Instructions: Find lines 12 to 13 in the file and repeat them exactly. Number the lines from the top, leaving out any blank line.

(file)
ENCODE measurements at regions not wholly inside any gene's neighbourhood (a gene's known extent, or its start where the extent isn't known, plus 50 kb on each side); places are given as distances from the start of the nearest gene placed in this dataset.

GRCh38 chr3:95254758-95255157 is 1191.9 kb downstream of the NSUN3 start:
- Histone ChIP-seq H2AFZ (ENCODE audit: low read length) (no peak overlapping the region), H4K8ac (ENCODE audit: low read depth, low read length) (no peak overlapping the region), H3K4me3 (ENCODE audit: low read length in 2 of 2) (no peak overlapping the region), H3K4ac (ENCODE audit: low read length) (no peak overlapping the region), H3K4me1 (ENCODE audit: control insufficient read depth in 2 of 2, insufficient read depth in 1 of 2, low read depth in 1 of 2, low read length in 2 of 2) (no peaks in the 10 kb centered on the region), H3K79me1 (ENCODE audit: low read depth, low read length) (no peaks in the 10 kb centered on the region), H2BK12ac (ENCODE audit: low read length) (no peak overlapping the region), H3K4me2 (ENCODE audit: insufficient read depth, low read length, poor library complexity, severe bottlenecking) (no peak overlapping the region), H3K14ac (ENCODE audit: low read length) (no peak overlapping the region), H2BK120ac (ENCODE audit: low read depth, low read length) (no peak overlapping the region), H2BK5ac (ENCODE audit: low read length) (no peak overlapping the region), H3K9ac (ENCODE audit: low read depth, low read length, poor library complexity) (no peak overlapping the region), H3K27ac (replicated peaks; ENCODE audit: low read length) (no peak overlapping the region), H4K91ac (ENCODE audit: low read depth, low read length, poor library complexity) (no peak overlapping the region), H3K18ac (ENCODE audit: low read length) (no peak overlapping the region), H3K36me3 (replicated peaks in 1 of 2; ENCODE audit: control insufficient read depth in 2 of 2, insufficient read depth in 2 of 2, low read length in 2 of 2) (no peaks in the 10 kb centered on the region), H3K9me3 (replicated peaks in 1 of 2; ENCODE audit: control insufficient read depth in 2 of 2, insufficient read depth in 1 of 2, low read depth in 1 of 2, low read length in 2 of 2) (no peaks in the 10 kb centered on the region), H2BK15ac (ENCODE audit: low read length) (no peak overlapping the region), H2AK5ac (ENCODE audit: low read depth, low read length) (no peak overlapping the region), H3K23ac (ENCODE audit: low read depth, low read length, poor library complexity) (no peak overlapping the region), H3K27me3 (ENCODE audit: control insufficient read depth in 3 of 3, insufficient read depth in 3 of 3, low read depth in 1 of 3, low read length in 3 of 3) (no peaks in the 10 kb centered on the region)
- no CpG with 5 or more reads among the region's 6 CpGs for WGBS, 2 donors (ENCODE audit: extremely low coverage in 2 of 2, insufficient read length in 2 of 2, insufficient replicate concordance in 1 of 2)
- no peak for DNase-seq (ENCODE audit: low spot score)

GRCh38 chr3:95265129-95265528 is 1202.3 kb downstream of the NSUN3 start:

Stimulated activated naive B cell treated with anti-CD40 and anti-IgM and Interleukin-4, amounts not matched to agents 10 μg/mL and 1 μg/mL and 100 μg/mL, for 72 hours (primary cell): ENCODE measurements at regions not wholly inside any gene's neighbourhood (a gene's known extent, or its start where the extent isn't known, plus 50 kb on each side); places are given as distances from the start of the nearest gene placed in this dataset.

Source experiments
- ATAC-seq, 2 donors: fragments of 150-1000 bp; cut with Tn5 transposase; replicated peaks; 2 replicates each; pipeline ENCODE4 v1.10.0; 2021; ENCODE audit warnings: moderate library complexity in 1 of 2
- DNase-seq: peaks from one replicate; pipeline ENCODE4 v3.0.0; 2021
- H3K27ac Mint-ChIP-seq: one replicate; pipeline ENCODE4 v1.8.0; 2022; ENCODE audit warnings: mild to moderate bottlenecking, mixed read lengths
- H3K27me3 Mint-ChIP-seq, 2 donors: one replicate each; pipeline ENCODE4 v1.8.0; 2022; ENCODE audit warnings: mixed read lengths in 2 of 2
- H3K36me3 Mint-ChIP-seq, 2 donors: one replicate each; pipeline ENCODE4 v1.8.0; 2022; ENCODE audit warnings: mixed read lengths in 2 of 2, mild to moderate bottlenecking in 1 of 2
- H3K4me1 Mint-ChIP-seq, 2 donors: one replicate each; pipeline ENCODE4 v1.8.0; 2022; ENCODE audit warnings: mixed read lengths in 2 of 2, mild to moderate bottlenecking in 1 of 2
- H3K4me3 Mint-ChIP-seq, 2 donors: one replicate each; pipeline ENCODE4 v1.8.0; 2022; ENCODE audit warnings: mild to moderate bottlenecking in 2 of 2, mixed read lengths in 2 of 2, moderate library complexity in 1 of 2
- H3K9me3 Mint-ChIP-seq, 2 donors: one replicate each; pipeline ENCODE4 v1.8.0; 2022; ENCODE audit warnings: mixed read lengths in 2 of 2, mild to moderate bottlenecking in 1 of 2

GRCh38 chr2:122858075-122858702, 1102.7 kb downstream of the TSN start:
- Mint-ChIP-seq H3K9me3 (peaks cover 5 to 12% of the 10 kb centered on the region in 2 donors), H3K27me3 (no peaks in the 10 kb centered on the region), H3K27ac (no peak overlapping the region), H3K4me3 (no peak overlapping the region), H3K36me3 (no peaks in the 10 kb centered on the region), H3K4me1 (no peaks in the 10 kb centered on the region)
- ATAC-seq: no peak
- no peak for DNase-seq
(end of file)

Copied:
- H3K27me3 Mint-ChIP-seq, 2 donors: one replicate each; pipeline ENCODE4 v1.8.0; 2022; ENCODE audit warnings: mixed read lengths in 2 of 2
- H3K36me3 Mint-ChIP-seq, 2 donors: one replicate each; pipeline ENCODE4 v1.8.0; 2022; ENCODE audit warnings: mixed read lengths in 2 of 2, mild to moderate bottlenecking in 1 of 2